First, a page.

Nisreen Jardeneh

One theme…so many music teaching ideas for Halloween!

Can you guess this spooky theme?
That’s right, it’s the famous theme from In the Hall of the Mountain King composed by Edvard Grieg. 

As we are approaching Halloween, we start searching for different music activities to enjoy with our students. This one piece alone can yield so many activities! Below are some ideas based on this theme that can be used for group or private lessons and can be easily adapted to suit the ability and needs of your students.

1. Active listening: this skill is essential to develop early on in music learning and can be done at the beginning of the lesson as a warm-up. One way to do it is through the use of body percussion while listening to the piece. You can use movements like tap, stomp, clap, snap on different body parts to match the music. Movements can get bigger and faster to match the crescendo and accelerando of the piece. This allows the students to really feel and experience these exciting elements of this piece. During this activity you can ask questions about the tempo, dynamics, mood, or even create a fun story to go along with the music! If you have students with limited mobility, you can adapt the movements as necessary or use hand-over-hand if this is comfortable for your student. You can also add more sparkle to this activity by using coloured scarves and give each student freedom in interpreting the flow of the music and understanding the change in dynamics. This is a great way for students to experience musical elements like tempo, dynamics, phrasing and articulation through listening and movement.

2. Play along: Using boom whackers or hand bells can be an exciting way to explore and learn the main theme of the piece. This could be either done by following an online play along ( or a simple adaption of using colour-coded sheet, flash cards, or any other way to follow music notation. Students can then practice the main theme and enjoy learning it as a group or with the teacher. Later on, students can perform the theme to each other or perform it as a group.

3. Improvisation: If you are teaching private music lessons, once point 1 and 2 are introduced, the student can explore how this theme would sound like on the instrument by experimenting with dynamics, rhythm and articulation to make a personalized version for Halloween. This could also apply for group lessons by inviting students to improvise using their instruments where they can work individually, in pairs or as a group! Questions to ask would be: what would you change in the main theme? What story would you like to tell your audience?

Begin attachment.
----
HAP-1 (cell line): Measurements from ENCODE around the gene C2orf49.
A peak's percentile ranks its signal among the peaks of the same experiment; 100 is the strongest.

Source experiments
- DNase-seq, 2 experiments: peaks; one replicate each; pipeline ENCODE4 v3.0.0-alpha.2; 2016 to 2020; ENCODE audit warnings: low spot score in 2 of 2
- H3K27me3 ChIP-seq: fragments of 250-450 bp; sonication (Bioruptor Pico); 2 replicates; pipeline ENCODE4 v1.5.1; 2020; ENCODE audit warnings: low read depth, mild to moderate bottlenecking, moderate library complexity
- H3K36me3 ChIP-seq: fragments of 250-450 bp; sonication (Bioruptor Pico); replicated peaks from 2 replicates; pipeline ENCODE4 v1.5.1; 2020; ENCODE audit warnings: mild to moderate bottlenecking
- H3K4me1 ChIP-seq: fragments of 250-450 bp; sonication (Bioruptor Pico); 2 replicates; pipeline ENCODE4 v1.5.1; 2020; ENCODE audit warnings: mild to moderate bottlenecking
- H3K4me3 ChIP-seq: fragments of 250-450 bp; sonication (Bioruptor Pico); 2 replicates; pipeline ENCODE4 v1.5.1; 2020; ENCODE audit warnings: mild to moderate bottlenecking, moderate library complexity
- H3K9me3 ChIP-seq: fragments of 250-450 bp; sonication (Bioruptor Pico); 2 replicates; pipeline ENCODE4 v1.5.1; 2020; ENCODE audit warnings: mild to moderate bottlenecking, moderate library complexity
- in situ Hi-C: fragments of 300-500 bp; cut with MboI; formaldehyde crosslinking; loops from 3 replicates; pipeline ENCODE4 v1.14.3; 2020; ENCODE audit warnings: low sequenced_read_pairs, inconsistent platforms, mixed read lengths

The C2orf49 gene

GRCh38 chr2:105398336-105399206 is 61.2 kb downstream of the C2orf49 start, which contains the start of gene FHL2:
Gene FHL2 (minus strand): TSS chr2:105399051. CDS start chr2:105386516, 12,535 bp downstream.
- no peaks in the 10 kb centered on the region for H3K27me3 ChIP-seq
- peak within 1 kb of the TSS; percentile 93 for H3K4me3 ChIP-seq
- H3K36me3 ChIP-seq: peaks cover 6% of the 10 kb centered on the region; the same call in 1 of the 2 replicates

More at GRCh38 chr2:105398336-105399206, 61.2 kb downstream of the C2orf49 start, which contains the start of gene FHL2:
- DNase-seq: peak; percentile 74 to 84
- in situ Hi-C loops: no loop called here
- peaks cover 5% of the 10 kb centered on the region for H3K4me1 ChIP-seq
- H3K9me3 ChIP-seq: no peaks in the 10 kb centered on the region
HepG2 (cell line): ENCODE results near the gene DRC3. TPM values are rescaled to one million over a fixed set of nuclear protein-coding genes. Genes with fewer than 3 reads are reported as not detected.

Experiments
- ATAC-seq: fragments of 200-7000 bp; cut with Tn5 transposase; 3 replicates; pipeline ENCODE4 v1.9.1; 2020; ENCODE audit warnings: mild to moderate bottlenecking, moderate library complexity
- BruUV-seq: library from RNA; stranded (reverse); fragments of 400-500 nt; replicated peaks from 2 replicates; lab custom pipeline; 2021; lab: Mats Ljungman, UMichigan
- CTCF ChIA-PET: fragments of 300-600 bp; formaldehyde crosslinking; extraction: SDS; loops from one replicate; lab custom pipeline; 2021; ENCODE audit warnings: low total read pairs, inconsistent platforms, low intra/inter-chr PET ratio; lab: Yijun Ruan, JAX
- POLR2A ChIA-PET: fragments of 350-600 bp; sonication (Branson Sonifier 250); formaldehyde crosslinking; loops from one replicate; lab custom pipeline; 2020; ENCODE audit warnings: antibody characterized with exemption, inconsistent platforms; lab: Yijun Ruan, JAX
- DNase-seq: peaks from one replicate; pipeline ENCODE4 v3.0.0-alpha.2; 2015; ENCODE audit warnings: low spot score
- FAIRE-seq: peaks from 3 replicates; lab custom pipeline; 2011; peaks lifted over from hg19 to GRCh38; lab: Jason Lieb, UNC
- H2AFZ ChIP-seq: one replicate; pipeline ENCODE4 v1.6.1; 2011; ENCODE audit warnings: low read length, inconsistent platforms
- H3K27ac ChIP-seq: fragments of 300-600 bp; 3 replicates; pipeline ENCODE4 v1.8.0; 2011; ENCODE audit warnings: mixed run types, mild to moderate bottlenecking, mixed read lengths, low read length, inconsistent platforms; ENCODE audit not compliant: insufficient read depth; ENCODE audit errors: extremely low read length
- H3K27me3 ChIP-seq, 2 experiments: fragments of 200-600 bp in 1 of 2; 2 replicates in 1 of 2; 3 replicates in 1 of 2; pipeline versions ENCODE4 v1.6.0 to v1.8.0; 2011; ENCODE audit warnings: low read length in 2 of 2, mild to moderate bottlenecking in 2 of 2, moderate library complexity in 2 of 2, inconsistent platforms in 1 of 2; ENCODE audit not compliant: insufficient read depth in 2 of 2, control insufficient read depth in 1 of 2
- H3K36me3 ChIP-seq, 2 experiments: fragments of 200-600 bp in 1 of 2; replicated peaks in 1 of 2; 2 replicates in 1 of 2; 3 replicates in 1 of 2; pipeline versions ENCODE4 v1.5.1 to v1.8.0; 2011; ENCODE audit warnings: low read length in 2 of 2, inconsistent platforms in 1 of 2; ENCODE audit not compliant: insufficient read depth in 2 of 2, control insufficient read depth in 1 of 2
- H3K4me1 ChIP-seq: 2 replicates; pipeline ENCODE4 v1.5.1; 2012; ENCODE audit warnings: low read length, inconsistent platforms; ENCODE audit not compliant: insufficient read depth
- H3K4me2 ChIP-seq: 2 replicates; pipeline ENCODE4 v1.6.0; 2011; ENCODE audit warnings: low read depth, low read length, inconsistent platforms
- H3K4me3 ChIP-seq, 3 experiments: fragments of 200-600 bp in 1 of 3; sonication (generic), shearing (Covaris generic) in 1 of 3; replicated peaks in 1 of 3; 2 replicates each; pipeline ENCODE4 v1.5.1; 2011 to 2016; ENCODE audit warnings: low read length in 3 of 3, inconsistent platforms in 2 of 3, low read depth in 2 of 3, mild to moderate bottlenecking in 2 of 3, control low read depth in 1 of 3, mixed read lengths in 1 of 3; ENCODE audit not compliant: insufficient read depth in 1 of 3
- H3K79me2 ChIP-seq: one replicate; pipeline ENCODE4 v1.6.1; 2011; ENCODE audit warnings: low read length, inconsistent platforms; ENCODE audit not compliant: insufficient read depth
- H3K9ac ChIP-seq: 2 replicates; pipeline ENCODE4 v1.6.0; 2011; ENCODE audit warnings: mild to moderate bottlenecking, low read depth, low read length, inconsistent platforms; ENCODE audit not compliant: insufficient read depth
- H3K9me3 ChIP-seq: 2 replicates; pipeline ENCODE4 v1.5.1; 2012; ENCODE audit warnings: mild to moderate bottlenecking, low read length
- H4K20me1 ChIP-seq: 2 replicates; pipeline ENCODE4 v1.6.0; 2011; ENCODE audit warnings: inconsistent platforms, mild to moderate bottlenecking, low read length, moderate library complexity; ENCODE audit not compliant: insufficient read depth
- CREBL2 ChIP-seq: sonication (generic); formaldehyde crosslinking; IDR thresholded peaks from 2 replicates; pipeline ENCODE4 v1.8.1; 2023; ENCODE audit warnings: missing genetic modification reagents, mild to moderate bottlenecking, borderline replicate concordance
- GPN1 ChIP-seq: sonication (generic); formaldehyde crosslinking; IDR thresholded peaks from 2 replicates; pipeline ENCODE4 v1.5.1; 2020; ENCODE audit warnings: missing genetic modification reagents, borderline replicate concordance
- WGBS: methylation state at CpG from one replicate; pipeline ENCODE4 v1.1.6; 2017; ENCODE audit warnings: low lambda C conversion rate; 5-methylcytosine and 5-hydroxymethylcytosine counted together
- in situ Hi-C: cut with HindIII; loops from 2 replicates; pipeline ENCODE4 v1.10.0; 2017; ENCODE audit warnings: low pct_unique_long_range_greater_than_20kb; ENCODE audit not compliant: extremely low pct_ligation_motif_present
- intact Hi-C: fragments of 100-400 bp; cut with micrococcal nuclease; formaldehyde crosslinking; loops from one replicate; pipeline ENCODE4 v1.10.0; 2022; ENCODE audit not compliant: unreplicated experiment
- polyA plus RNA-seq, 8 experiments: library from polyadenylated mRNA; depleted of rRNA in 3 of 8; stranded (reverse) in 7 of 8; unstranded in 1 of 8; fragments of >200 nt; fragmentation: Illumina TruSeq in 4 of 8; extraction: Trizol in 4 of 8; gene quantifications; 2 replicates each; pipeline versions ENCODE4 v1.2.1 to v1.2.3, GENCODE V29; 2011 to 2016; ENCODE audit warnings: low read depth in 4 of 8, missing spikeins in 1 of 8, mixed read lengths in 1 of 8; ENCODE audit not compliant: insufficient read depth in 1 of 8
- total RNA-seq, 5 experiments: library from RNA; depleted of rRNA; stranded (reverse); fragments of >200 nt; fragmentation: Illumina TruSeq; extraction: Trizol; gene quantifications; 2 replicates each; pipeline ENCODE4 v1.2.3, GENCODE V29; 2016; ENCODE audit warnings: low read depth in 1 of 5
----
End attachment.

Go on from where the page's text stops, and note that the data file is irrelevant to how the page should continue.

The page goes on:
4. Composition: You can encourage your students to compose their own Halloween theme inspired by this piece on their instrument or using free apps like GarageBand. Students can change sound of instruments to make it spooky as there are so many options to choose from. Student can even add sounds effects to add more texture to the piece.

All of the above-mentioned ideas can be adapted and changed depending on the ability of your students and your teaching setting. This is just an example—you can choose any spooky music you like! Using one piece as inspiration for warm-up activities, music & movement, play alongs, as well as creativity through improvisation and composition, allows students to have a really in-depth understanding of the piece. Planning for exciting themes like Halloween can be very rewarding if they are based on a simple idea that can be explored from many angles so that students can consolidate their learning of musical concepts and personalise their learning experience.


Happy Teaching!

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